A congregation of Swans, Best Coast, Eerie Wanda and Dumb Numbers, Kidbug is a supergroup with a modest, if respectable, reputation already in-hand. Centered over a three-day recording session a few years ago now, their debut LP is first thing we get to hear from the band, outside of a few preceding singles.
With vocals from Wanda’s Marina Tadic, guitars from Dumb Numbers’ Adam Harding, bass from Best Coast’s Bobb Bruno and drums from Swans’ Thor Harris (save for the final track, featuring the incredible Dale Crover), it’s safe to expect a heavy dosage of fuzziness from Kidbug’s eponymous debut, and perhaps a penchant for the sweeter melodies.
To start things off, this will not be a long review — and you know what that means. There is exceedingly little to write about Kidbug, because there is exceedingly little to Kidbug. Despite a promising line-up of musicians making up the group, this album, running just over half an hour long, is lacking anything to warrant 10 minutes of your time, let alone 30.
To start on the technical side of things, the production, across the board, is muddier than a hog pen match (big up my shit mid-90s wrestling fans ayO). Particularly with an album so soaked in reverb, the fact that you can hardly distinguish the bass is frustrating beyond belief. It does have some decent drum mixing, but it’s still too cluttered for an album like this. It’s easy to assume that, because the guitars and bassy are heavily distorted, the drums are okay to be a little bit fuzzy but, in fact, the exact opposite is true — they need to cut through that distortion and alleviate the mix a bit. It’s nigh-on amateurish at points, and not in a good way.
Not that a solid mix would really elevate any of the songs here or, should I say, any of the song here, repeated 11 times with the slightest of variation. There’s a homogenous filter over every sound this album creates that makes it incredibly difficult to discern one track from the next. The songwriting, the vocals, the instrumentals, the performances — all are wildly underwhelming.
As is becoming a worrying trend with some of 2020’s more so-so albums, Kidbug suffers from a lack of tempo changes that stretch out the slim runtime into something feeling twice as long, Of course, it’s the fact that the runtime is so slim and it feels so much longer than really highlights how tedious these cuts are.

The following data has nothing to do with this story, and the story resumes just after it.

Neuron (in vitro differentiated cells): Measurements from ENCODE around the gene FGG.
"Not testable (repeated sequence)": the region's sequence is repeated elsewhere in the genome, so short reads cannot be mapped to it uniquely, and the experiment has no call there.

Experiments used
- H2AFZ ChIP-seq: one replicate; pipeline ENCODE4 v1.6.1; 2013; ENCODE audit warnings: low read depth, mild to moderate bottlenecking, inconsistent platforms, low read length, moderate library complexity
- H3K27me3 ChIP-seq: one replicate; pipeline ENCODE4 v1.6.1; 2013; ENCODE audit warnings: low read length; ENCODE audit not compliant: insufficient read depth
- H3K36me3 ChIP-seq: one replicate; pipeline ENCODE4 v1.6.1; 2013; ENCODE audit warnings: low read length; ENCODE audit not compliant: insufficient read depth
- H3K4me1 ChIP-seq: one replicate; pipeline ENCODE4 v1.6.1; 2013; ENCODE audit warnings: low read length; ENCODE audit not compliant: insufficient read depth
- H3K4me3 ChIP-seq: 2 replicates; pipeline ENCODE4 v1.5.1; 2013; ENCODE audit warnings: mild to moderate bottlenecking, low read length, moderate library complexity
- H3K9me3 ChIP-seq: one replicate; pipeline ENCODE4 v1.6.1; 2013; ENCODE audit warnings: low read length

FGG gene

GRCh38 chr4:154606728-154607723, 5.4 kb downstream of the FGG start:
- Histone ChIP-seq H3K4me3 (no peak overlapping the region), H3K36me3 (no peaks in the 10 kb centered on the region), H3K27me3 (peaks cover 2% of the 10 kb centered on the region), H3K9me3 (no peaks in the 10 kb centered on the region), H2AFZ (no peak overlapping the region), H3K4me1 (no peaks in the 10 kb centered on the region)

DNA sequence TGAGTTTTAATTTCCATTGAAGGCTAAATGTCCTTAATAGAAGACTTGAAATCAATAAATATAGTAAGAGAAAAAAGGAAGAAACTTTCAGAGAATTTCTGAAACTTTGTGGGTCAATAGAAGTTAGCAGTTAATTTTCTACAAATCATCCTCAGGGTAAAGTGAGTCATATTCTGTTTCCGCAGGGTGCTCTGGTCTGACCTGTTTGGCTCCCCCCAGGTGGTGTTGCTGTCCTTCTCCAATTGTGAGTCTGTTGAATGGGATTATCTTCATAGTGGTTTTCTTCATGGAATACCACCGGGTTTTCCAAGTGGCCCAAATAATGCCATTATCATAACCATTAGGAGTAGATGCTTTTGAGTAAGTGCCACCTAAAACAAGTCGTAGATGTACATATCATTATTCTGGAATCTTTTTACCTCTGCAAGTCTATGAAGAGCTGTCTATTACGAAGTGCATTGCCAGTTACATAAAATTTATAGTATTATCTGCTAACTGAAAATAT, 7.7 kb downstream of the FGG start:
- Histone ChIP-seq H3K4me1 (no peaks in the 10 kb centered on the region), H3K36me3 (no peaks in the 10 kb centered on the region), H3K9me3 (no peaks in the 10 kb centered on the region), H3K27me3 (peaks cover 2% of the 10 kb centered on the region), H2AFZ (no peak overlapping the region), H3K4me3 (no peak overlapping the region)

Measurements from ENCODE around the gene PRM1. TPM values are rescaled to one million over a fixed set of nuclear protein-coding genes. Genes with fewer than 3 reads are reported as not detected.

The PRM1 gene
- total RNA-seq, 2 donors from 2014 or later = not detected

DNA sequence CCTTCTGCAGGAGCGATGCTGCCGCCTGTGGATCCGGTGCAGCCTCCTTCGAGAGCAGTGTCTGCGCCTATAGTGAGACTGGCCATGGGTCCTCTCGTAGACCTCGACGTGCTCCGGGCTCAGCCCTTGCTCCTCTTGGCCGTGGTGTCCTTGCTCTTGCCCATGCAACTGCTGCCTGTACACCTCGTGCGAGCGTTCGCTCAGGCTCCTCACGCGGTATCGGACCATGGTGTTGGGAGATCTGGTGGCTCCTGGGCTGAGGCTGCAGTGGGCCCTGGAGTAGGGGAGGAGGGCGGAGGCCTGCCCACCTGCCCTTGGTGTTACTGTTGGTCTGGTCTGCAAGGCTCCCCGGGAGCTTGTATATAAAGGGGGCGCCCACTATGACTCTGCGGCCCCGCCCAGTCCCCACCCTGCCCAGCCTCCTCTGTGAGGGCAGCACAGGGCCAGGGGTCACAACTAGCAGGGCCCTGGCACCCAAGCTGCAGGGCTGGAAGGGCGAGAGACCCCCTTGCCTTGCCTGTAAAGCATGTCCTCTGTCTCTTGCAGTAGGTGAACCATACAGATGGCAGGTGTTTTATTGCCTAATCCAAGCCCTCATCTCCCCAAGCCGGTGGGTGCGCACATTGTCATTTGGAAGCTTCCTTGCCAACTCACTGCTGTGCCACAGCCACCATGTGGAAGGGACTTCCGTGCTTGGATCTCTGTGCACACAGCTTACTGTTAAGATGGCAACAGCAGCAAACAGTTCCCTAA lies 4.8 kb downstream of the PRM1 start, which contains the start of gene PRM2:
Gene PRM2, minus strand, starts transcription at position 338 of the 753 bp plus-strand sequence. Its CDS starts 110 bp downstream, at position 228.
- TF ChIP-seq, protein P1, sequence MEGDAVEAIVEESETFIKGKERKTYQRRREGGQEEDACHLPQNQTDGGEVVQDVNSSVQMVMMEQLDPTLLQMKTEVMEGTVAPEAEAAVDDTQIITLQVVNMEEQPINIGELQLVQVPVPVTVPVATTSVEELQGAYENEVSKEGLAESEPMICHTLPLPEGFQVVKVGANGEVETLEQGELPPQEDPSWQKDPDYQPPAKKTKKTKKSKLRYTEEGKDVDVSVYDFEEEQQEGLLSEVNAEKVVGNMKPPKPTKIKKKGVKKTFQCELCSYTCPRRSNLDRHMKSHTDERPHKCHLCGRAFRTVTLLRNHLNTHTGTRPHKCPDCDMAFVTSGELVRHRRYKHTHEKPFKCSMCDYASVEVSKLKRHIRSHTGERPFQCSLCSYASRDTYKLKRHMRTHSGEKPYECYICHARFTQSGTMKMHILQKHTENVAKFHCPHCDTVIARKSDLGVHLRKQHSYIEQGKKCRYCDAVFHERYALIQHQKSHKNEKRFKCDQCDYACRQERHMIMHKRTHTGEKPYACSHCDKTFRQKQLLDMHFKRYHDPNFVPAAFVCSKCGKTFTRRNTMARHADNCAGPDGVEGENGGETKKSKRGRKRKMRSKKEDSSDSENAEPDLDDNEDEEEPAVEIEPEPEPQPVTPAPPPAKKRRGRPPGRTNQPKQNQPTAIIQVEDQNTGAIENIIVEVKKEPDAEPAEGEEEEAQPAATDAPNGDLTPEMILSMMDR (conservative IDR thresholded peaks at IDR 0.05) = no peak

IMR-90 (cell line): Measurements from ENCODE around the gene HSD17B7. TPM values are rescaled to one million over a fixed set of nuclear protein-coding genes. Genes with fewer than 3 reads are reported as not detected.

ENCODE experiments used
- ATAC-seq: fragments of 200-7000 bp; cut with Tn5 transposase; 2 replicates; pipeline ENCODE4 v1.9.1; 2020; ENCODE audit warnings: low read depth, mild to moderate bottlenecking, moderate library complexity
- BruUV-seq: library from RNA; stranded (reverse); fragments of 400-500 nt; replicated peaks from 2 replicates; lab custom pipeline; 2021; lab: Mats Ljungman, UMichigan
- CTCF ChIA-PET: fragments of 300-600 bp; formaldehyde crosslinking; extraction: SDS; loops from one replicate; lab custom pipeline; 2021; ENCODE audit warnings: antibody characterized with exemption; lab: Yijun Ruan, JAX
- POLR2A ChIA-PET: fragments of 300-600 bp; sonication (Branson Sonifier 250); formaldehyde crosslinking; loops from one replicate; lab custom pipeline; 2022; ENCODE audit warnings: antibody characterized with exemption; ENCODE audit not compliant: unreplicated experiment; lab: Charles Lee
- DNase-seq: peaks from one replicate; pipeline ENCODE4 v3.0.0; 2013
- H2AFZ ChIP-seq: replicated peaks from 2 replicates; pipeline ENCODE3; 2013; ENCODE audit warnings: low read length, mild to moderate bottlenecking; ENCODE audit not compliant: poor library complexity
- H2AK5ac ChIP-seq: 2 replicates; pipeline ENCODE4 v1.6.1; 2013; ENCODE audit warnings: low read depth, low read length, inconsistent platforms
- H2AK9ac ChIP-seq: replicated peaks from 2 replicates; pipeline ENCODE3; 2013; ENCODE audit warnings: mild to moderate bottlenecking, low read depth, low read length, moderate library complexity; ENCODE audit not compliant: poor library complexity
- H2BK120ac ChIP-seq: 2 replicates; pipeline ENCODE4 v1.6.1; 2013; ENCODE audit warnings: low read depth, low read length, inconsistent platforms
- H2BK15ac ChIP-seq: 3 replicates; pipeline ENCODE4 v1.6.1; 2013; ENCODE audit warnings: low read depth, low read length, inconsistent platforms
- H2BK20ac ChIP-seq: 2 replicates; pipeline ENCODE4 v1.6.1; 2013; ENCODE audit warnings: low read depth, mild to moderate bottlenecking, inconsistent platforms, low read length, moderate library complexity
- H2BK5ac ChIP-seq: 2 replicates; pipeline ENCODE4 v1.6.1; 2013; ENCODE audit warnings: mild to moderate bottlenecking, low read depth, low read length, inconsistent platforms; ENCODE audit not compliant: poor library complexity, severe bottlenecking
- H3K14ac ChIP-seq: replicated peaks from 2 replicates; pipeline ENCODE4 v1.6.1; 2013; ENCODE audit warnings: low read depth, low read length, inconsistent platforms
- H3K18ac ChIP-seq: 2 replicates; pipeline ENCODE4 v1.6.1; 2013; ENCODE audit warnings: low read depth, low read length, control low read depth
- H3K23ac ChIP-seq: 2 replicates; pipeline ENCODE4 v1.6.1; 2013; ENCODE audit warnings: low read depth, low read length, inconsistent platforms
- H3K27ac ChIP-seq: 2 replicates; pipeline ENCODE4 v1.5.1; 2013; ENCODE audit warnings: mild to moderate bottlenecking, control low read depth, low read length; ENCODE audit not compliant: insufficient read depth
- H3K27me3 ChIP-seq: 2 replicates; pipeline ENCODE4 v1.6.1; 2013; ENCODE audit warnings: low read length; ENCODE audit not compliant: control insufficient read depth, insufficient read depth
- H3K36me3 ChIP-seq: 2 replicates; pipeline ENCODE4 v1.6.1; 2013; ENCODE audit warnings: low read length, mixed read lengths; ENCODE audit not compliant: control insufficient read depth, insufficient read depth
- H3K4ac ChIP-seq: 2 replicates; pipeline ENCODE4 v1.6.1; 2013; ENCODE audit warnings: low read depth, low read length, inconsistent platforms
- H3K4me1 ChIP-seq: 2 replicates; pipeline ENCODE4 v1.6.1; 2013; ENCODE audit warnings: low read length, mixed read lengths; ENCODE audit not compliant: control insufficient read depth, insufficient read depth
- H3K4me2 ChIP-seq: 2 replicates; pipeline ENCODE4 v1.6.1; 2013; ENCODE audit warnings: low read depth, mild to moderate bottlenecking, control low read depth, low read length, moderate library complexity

The vocals are dead-on-arrival, instead dining out on my withered soul, slumped back in its chair, monotonously humming. Melodically, the guitars here impress just as little, with the main riffs being stunted and forgettable. Moreover, the solos, while somewhat enjoyable, are rehashed over and over across the 11 tracks here. The rhythm section is draining; the bass droning and mind-numbing, the drums lacking any flair or groove, even with Crover’s performance on the back end.
That said, it’s the writing that does the real damage here. Though perhaps the songs here might be impressive if performed by a local support act, these are musicians with, at their least, four years of experience and, at their most, over 30. Therefore, you can imagine how disappointing it is to see these talented artists reduce their songwriting capabilities to joyless Pixies worship — an apt comparison considering the former’s ripping-off of the latter’s vocal stylings, heavily melodic basslines and minimal guitar leads. Everything is just too repetitive to love, only gaining a semblance of catchiness via blunt-object battery.
Overall, the debut LP from supergroup Kidbug is not a strong one, and puts into question the validity of the “supergroup” as a notion. The homogenised songs are shoddily assembled, lifelessly performed and, at times, uncannily similar, quality notwithstanding, to far superior bands. Especially considering the amount of potential here, I couldn’t help but be disappointed.